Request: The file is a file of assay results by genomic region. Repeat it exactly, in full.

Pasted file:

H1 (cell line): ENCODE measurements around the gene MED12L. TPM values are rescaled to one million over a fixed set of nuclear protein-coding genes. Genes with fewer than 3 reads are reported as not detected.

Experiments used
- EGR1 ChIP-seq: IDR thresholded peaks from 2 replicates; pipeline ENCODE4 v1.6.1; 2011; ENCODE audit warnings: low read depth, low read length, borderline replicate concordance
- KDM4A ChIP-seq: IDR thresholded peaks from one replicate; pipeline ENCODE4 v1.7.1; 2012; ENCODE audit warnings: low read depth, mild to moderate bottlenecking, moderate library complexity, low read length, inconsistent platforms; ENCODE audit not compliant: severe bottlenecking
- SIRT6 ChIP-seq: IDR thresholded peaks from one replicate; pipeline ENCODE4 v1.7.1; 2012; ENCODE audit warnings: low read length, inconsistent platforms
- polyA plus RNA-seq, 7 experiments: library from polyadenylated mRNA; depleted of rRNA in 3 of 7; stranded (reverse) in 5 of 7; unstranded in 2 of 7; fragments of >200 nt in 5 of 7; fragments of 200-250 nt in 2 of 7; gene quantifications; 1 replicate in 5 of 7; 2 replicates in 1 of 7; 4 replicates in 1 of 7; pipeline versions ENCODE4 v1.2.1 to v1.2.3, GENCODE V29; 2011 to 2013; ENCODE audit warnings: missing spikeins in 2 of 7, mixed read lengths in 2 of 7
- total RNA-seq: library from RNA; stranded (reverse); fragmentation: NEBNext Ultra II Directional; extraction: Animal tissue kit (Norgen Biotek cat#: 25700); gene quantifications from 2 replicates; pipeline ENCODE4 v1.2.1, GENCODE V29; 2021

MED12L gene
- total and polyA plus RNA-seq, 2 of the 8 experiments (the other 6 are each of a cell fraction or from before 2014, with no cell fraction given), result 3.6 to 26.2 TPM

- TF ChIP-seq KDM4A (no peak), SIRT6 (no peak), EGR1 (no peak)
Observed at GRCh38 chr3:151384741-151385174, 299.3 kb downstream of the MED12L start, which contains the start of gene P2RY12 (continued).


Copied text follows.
H1 (cell line): ENCODE measurements around the gene MED12L. TPM values are rescaled to one million over a fixed set of nuclear protein-coding genes. Genes with fewer than 3 reads are reported as not detected.

Experiments used
- EGR1 ChIP-seq: IDR thresholded peaks from 2 replicates; pipeline ENCODE4 v1.6.1; 2011; ENCODE audit warnings: low read depth, low read length, borderline replicate concordance
- KDM4A ChIP-seq: IDR thresholded peaks from one replicate; pipeline ENCODE4 v1.7.1; 2012; ENCODE audit warnings: low read depth, mild to moderate bottlenecking, moderate library complexity, low read length, inconsistent platforms; ENCODE audit not compliant: severe bottlenecking
- SIRT6 ChIP-seq: IDR thresholded peaks from one replicate; pipeline ENCODE4 v1.7.1; 2012; ENCODE audit warnings: low read length, inconsistent platforms
- polyA plus RNA-seq, 7 experiments: library from polyadenylated mRNA; depleted of rRNA in 3 of 7; stranded (reverse) in 5 of 7; unstranded in 2 of 7; fragments of >200 nt in 5 of 7; fragments of 200-250 nt in 2 of 7; gene quantifications; 1 replicate in 5 of 7; 2 replicates in 1 of 7; 4 replicates in 1 of 7; pipeline versions ENCODE4 v1.2.1 to v1.2.3, GENCODE V29; 2011 to 2013; ENCODE audit warnings: missing spikeins in 2 of 7, mixed read lengths in 2 of 7
- total RNA-seq: library from RNA; stranded (reverse); fragmentation: NEBNext Ultra II Directional; extraction: Animal tissue kit (Norgen Biotek cat#: 25700); gene quantifications from 2 replicates; pipeline ENCODE4 v1.2.1, GENCODE V29; 2021

MED12L gene
- total and polyA plus RNA-seq, 2 of the 8 experiments (the other 6 are each of a cell fraction or from before 2014, with no cell fraction given), result 3.6 to 26.2 TPM

- TF ChIP-seq KDM4A (no peak), SIRT6 (no peak), EGR1 (no peak)
Observed at GRCh38 chr3:151384741-151385174, 299.3 kb downstream of the MED12L start, which contains the start of gene P2RY12 (continued).